I made it small here so that you don't have nightmares.
It's a very good display so far as zombies go. Now, how in the world have we become so infatuated with zombies these last eight years? Oh. Nevermind. They are the worst. The absolute worst. It's Halloween makeup for incompetent dopes who cannot even create proper monster makeup for Halloween. Zombies are for makeup artists with zero imagination who can only squeeze goo out of a tube and rip up old clothing, and for actors whose range goes like this:
from walking slowly and awkwardly<------> to walking slowly and awkwardly.
The worst! But there you go, and here we are. It's the best we can do collectively. I hate it. And I hate all the zombie related television shows. And I hate the Hunger Games, with the same political analog as zombies.
You know, I was in Mexico a couple of times during this period of Día de los Muertos, and noticed over time their celebration is taking on aspects of our version of Halloween even as our version develops into a holiday commercialized for adults. It's odd. Their version is distinctly an acceptance of death as part of life. They make little shrines in their homes for their departed. They make a holiday of visiting their ancestor's graves and include them in their celebration. The local cemeteries are packed with visitors cleaning up the graves and spending the whole day there, having a picnic, with straight up festival on the street going on immediately outside of them. It's altogether wholesome. But the last time I walked around town I noticed a difference, they seemed to be adopting our ways but with their irrepressible and unique charming humor. They'd put up small white wooden crosses in their tiny front yards with crudely spelled descriptions of how the imaginary occupant died.
"Here lies Miguel, loved birds and beer, wanted to fly,"
"Here lies Pedro, bought a fast car but did not go very far."
"Here lies Juan, lion tamer, but was not very good."
"Here lies Alejandro, top parachute jumper, until he mistook his laundry."
That sort of thing. They're all handmade. Uh-oh. Oh no. Now I'm sad. I suddenly accidentally recall a young man in our group that first time. I haven't thought of this in decades. His name will spring to mind in a minute. David! He was fascinated with the little wooden comical death-relatd figurines that he saw firsthand on that trip. His first exposure. He bought a few figurines and started a collection. Over the next few years he collected a dozen or so. I did not know at the time he had adopted the Mexican way of facing his own imminent death.
"Here lies David, dead from AIDS." And there is nothing amusing about it.
I recall David telling me before he died, "You know, Bo, the thing that just flat pisses me off about dying this young is that I won't get to see my thirtieth birthday." He was one of the most naturally creative individuals I ever encountered. Honestly, his whole life was art. And I mean it. In his last year I had my own apartment but was staying at my parents house for awhile as refuge. Then one day Mum asked me, "Do you think this house is clean enough?" I looked around and said, "No." She asked me what I thought was wrong with it. Now, this is very odd right there. She's come way out of character. So I told her, "There's a little spider web up there in the corner, and the baseboards have dust on them." That's all. The next moment she put a t-shirt on a broom and dust-mopped away the spider web and ran cloth over the baseboards. And I'm sitting there thinking, "What got into this woman, is she drugged, or what?" She NEVER did anything like that. The next day, bingbong, someone's at the front door. James jumps up to answer the door but Mum said, "Sit down! Let Bo get it." And I'm thinking, "WTF? Now she's directing who answers the door!" He was closer. She made me get up, pass them, and answer the door. She's not making any sense. I get up and answer the door and standing there are some 15 people holding lawn chairs. All my friends. The very people I'm escaping. She invited my friends out to the foothills to celebrate my birthday. Suddenly all my friends are crawling all over the whole house checking out everything, digging into everything, looking at pictures, examining my bedroom, and, boom, there goes my sanctuary. They needn't have brought chairs because that was the period Dad had the cottonwood trees cut and the whole back yard had giant logs all over the place, and I mean big fat round logs, so there was built in seating all over randomly. I'm recalling all this because David had a prior job as cake decorator for a boutique bakery. He baked a carrot cake in a bread pan and decorated it pinpoint elaborately as a wedding cake with swags of icing as they do. It was simply the most extraordinary tiny cake I've ever seen. A cake etude, of sorts. And he just whipped it out. For me. That was David's style of creativity. His handwritten card was in beautiful and masterful calligraphy such as you never see anyone do anymore. Still, like his collection of Día de los Muertos figures the card had a subtle allusion to death, you might say a fixation. You'll recognize what he wrote in the most beautiful handwriting ever and by using a proper calligraphic ink cartridge pen.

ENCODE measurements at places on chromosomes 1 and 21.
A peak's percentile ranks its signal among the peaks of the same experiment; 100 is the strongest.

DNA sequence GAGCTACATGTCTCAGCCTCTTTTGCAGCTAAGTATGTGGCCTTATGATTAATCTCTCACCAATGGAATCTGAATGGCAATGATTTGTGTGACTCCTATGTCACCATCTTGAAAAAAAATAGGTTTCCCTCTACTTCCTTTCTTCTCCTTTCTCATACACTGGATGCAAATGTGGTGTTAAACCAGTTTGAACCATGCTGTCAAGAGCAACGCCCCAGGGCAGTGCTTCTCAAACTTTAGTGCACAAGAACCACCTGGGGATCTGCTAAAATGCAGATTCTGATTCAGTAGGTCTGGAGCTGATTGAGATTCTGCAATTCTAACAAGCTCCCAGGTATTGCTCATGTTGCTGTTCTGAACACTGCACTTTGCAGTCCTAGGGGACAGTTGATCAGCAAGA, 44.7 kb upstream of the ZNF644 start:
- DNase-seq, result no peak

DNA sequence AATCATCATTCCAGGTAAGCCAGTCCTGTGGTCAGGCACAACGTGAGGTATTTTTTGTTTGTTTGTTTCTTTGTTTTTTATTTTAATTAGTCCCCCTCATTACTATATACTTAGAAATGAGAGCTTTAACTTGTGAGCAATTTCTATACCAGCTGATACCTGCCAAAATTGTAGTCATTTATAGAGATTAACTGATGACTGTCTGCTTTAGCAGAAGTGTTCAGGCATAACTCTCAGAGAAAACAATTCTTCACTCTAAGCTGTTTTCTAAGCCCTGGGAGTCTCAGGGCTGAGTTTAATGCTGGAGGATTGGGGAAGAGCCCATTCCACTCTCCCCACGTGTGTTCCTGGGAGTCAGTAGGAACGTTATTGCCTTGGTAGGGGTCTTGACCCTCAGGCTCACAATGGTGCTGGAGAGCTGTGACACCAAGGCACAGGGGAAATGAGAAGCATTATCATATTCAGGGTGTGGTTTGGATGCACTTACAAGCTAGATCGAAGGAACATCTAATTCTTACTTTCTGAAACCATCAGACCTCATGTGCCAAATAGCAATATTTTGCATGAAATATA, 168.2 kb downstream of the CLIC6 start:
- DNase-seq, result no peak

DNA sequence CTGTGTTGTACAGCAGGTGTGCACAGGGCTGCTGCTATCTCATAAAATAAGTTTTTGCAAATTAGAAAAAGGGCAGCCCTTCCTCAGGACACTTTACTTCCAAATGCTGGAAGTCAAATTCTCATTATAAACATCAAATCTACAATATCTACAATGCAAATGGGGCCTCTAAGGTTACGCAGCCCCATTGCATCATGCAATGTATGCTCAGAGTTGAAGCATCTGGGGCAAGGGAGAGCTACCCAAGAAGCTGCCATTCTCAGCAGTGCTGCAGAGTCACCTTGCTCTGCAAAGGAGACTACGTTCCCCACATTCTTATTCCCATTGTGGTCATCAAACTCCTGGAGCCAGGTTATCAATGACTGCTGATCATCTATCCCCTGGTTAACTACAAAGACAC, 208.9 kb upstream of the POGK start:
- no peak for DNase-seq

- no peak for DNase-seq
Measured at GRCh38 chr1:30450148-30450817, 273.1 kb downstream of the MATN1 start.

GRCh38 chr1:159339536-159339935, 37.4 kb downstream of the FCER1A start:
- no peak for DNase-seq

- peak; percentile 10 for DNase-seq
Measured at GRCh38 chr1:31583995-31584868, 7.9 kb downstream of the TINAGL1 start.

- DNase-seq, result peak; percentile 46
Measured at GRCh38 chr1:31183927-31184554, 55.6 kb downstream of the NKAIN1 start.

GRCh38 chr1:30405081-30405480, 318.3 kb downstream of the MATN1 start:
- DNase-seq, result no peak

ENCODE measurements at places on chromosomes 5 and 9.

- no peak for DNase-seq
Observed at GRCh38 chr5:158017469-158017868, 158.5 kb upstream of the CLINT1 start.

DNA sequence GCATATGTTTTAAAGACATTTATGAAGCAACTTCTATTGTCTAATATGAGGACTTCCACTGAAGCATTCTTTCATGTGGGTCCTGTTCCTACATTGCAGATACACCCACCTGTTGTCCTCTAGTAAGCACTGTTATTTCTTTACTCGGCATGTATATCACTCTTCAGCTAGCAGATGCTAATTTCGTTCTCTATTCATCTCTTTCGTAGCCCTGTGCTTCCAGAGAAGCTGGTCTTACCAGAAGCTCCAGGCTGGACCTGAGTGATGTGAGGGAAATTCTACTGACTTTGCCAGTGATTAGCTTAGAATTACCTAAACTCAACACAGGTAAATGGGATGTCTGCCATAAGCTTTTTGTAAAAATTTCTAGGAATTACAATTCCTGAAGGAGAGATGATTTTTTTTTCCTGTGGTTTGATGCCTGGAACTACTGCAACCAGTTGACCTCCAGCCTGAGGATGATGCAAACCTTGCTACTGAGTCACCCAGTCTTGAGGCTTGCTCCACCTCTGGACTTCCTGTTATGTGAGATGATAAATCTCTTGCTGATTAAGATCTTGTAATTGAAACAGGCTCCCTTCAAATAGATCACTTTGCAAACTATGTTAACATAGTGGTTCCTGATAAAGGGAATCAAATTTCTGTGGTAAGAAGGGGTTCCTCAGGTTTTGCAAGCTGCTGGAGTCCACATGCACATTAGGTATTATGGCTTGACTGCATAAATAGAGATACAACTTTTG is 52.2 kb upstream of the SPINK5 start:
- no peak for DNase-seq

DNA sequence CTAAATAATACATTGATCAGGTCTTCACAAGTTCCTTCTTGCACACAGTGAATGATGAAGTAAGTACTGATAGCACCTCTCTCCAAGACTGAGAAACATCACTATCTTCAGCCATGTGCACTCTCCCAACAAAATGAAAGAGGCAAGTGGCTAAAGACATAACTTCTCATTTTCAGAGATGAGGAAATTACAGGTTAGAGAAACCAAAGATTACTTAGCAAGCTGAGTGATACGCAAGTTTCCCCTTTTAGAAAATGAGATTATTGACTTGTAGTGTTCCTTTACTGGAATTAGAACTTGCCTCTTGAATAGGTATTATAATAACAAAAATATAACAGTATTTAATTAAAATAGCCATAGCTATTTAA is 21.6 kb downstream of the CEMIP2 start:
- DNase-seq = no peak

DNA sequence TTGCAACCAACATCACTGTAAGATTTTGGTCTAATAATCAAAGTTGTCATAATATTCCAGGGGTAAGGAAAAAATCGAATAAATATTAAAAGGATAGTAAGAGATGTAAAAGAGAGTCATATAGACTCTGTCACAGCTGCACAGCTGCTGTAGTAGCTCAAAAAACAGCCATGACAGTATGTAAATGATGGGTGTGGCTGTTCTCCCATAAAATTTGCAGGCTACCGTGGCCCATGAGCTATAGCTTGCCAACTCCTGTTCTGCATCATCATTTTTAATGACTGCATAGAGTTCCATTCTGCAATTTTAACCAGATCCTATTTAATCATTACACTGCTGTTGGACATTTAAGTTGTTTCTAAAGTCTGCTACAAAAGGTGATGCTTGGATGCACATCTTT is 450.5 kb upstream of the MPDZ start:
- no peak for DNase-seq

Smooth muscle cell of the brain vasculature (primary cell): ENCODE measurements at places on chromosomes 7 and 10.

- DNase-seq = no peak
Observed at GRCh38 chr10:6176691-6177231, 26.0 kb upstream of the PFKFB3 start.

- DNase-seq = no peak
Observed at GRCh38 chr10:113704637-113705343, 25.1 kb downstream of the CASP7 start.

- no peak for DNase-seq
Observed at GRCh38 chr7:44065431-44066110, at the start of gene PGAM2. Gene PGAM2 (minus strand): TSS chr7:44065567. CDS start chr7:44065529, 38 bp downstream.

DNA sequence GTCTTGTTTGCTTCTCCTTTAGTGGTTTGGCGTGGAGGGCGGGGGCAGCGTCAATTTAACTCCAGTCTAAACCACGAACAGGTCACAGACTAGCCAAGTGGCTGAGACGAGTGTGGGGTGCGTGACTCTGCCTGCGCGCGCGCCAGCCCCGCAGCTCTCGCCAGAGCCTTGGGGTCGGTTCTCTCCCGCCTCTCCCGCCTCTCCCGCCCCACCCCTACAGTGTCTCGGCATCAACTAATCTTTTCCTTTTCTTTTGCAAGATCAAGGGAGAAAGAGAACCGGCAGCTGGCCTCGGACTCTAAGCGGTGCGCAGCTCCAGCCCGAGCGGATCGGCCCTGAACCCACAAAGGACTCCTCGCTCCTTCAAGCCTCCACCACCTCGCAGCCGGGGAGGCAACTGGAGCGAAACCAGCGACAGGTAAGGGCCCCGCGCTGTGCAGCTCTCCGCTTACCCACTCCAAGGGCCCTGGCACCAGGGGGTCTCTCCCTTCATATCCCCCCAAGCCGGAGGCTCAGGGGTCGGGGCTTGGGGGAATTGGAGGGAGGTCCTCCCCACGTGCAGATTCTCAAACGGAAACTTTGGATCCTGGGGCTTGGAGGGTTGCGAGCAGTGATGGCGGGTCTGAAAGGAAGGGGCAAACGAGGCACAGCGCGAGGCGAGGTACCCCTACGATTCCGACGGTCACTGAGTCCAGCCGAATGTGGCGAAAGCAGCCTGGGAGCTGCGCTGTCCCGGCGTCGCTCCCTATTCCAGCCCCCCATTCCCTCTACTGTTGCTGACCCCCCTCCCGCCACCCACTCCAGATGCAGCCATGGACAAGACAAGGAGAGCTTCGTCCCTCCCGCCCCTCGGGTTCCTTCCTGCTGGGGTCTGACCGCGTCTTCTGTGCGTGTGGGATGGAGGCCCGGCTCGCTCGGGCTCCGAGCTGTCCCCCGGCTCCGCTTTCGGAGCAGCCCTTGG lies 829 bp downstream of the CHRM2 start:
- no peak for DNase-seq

was is David.
How did I get here? I was talking about gross out Halloween zombies.
The story linked by Drudge is not so bad, to be expected after all, with all the fixation on zombies as our country depletes energetically, imaginatively, and politically dies in place, but the comments to the story are dreadful, themselves the work of walking dead. And all typically low. You could scrape an empty barrel of waste sludge and contrive comments such as posted to this article. Go on, read them, so you can be discouraged with humanity too. Naturally, they become political right off, "Scarier, would be a display of Hillary Clinton." and "Undoubtedly a liberal complainer." and "They ought to do an abortion display then their liberal complaining neighbors wouldn't object." And the like.
But worse, from my point of view, are the reactions to the woman who protects her six year old son from that type of thing. In comments she objected to the zombie display too. Inappropriate for children.
As parent, would you?
Okay, here we are. This is what I'm getting at. Here comes my whole point. All that up there was prelude.
I am a horror pussy and always was.
There. I said it.